Diverse criteria for selection and recruitment of candidates for counselor preparation programs;
Curricular reform of content, structure, and course sequence;
New methods of instruction, field experiences, and practices;
Induction process into the profession;
Ongoing professional development for counselor educators;
University-school district partnerships; and
University-state department of education partnerships.

TSCI Continued
TSCI trains school counselor graduate students and practicing counselors to close achievement gaps of low-income students and students of color by improving counseling services in public schools. As a result of this initiative, graduate students at the six TSCI universities were prepared to work as leaders in schools collaborating with all stakeholders and to use data to advocate for systemic changes that remove barriers that impede student achievement.

TSCI Continued
This impacts the academic achievement of the students and the general mission of the schools by closing the achievement gaps that separate low-income students and students of color from other students.
The Education Trust has a belief in all students. They believe that all students can learn at high levels when they are taught at high levels. All schools have positive goals and mission statements. The mission of the National School Counselor Training Initiative is geared specifically toward helping all students achieve in school.
When looking at the new ASCA model and the National School Counseling Training Initiative we see that they are highly compatible.

How does this impact the academic achievement of students and the general mission of the schools?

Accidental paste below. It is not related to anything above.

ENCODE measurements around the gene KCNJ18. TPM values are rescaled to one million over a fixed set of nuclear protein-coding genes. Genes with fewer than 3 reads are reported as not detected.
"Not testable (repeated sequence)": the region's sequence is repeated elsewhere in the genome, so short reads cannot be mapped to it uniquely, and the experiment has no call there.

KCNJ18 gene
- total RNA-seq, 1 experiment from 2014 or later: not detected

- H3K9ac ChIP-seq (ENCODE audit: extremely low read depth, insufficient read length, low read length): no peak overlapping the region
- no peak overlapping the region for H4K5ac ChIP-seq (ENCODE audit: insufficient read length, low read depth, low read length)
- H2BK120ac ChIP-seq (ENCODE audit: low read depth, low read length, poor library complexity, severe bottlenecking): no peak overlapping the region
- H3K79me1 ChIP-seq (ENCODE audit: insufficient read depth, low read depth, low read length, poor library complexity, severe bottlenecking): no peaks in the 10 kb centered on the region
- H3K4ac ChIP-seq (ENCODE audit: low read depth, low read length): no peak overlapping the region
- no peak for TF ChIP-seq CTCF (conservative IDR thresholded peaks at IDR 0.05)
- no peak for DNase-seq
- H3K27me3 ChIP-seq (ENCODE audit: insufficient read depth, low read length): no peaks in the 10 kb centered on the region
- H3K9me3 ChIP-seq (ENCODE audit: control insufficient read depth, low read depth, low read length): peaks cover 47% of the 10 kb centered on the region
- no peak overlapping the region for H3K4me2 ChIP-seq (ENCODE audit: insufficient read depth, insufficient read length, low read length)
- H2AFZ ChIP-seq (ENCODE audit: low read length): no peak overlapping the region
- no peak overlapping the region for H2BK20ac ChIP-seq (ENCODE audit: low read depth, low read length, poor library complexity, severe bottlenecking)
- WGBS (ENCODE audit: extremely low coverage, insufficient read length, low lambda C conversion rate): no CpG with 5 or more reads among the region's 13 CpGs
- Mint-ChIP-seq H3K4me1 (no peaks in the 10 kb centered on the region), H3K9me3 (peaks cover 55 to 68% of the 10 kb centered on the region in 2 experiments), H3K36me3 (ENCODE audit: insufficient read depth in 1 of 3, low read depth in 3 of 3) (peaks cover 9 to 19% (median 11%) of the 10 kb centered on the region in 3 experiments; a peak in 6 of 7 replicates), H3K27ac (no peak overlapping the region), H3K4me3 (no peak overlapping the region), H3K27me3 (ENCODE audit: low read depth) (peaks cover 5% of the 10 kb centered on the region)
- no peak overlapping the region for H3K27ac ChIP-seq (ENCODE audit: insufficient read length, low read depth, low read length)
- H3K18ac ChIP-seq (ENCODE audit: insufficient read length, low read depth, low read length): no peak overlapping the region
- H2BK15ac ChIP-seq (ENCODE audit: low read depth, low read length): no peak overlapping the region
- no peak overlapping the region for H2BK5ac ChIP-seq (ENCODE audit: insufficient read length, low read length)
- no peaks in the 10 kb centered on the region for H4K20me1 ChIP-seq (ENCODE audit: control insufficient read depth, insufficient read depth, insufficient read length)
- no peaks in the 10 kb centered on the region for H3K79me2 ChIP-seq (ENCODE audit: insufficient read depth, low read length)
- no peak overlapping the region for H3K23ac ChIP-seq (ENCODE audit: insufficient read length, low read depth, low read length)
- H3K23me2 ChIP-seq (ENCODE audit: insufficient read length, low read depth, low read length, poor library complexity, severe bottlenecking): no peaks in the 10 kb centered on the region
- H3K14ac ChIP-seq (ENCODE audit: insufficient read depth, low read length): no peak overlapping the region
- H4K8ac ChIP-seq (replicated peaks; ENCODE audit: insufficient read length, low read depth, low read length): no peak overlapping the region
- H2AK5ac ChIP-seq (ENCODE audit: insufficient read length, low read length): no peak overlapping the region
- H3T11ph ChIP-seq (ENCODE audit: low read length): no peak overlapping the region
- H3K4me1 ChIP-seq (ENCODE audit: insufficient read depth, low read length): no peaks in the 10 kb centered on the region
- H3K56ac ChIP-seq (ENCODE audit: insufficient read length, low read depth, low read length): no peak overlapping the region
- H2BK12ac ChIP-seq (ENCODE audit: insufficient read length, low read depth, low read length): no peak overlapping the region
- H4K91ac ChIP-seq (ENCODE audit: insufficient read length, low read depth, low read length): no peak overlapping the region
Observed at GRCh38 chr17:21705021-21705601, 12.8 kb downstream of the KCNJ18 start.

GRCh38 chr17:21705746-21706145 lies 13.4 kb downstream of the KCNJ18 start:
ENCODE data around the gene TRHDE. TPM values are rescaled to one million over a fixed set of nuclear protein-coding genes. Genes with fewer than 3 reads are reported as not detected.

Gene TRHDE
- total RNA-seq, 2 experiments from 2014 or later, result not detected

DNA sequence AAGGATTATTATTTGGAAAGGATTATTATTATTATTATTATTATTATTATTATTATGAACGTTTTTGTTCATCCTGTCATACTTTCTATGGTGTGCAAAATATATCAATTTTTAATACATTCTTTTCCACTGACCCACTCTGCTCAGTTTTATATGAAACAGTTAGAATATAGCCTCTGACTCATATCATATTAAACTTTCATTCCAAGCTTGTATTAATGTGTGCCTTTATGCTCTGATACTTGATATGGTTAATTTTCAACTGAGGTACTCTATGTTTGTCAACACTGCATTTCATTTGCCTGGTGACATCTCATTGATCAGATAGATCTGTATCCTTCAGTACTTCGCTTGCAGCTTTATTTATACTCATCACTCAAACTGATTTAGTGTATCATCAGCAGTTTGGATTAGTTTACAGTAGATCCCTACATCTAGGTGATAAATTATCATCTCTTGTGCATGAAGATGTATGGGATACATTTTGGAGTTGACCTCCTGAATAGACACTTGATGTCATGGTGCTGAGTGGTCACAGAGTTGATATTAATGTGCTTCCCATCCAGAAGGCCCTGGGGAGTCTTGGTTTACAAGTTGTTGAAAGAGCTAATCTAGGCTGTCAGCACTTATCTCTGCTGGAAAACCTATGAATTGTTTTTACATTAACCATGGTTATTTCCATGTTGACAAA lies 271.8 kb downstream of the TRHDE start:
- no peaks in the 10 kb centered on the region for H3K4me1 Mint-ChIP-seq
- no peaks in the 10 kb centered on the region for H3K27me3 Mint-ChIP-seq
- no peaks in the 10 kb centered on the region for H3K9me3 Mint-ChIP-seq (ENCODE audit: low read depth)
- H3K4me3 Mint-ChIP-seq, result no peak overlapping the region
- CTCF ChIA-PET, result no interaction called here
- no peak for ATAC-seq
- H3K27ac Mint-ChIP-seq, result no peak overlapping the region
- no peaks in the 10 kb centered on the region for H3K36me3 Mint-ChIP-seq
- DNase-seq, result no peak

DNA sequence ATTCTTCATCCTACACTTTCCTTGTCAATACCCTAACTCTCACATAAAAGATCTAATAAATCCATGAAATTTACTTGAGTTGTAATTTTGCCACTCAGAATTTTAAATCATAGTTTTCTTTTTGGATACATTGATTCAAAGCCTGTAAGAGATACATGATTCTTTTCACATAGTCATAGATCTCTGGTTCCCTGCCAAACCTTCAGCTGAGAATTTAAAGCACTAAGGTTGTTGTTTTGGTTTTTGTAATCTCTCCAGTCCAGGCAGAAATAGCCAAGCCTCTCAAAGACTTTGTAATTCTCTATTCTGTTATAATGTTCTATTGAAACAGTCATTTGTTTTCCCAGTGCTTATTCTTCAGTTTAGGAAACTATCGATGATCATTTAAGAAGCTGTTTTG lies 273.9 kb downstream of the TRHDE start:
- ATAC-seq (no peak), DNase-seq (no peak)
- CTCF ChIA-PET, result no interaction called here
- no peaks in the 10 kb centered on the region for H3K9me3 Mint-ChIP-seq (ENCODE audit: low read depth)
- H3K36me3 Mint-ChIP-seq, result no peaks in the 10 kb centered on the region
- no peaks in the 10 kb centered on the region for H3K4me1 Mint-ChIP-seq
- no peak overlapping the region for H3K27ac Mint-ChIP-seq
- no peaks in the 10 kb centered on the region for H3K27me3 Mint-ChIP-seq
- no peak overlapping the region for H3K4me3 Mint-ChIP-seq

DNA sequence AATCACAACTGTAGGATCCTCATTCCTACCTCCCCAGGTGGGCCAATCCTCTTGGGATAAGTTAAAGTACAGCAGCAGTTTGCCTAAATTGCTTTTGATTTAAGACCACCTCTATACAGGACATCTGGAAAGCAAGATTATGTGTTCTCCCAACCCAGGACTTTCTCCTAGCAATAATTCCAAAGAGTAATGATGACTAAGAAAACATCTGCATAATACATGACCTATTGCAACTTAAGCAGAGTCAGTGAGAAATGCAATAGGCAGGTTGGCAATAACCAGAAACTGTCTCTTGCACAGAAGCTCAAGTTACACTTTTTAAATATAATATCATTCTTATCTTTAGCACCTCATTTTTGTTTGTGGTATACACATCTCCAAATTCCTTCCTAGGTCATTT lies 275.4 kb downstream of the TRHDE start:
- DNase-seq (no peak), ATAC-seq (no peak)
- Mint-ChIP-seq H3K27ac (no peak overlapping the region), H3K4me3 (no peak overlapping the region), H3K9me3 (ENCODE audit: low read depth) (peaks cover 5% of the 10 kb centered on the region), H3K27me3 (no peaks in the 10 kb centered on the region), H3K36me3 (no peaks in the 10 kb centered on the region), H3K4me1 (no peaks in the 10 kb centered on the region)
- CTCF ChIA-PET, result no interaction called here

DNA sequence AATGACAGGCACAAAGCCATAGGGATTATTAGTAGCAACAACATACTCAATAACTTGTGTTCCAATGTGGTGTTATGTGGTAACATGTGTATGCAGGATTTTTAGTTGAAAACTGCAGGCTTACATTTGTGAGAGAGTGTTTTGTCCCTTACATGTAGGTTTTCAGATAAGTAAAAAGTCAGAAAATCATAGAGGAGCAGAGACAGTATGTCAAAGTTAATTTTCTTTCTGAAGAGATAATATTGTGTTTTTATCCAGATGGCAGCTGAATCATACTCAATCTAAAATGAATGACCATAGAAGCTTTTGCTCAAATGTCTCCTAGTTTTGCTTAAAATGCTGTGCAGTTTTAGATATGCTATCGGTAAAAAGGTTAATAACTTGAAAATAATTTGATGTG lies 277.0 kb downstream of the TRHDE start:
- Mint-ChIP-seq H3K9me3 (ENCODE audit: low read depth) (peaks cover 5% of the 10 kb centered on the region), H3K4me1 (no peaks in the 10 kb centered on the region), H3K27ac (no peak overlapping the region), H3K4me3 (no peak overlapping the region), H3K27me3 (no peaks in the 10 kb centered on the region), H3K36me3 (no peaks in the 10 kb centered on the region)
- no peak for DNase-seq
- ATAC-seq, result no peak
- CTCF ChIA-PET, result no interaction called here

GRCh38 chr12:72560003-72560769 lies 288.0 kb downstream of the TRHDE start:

The education trust: National center for transforming school counseling.(2009). Retrieved from http://www.edtrust.org/dc/tc/vision
What is a counselor role? Retrieved from www.youtube.com/watch?v=pkQqbmn59xM
Valencia Malone
Karen Crews Pennsylvania School Counselors Association Retrieved from www.youtube.com.watch.v=sVuk2uo8nMg
SC 540 Introduction to School Counseling
Dr. Shelton
The skills counselors need to be effective in schools includes:
1. Teaming and and collaboration 2.Leadership
3. Assessment and use data to bring about change
4. Advocacy
5. Counseling
6. Coordination

Skills to Transform School Counseling
After watching the video counselors will:
Have a better understanding of the Educational Trust
An increase knowledge of Transforming School Counseling Initiative
Its Mission
Core Beliefs
How it assist counselors
How can Counselors benefit from the information shared in the video?
The ethical and legal standards that should be considered when addressing this issue are the six moral principals which most code of ethics is based. They are: Autonomy, which is to respect the rights of others to be self determining and to make their own decisions. Non-maleficence & beneficence, means to do no harm and to do well. Justice & Fidelity refers to fairness and trustworthiness, respectively. The sixth principal is veracity, the duty to be honest and trustful. The journey to become an ethical and legally abiding counselor begins with understanding these principles.
What ethical and legal standards should be addressed when considering this issue?
Education Trust, The. (1997). The national guidance and counseling reform program. Washington, DC: Author
Asca: Ethical standards for school counselors.(n.d.) Retrieved from http://www.schoolcounselor.org/asca/media/asca/ResourceCenter/Legal and EthicalIssues/SampleDocumentsEthicalStandards2010.pdf
The role of a school counselor? (2013). Retrieved from:Http://www.youtube.com/watchv=pkQqbmn59xM
Full transcript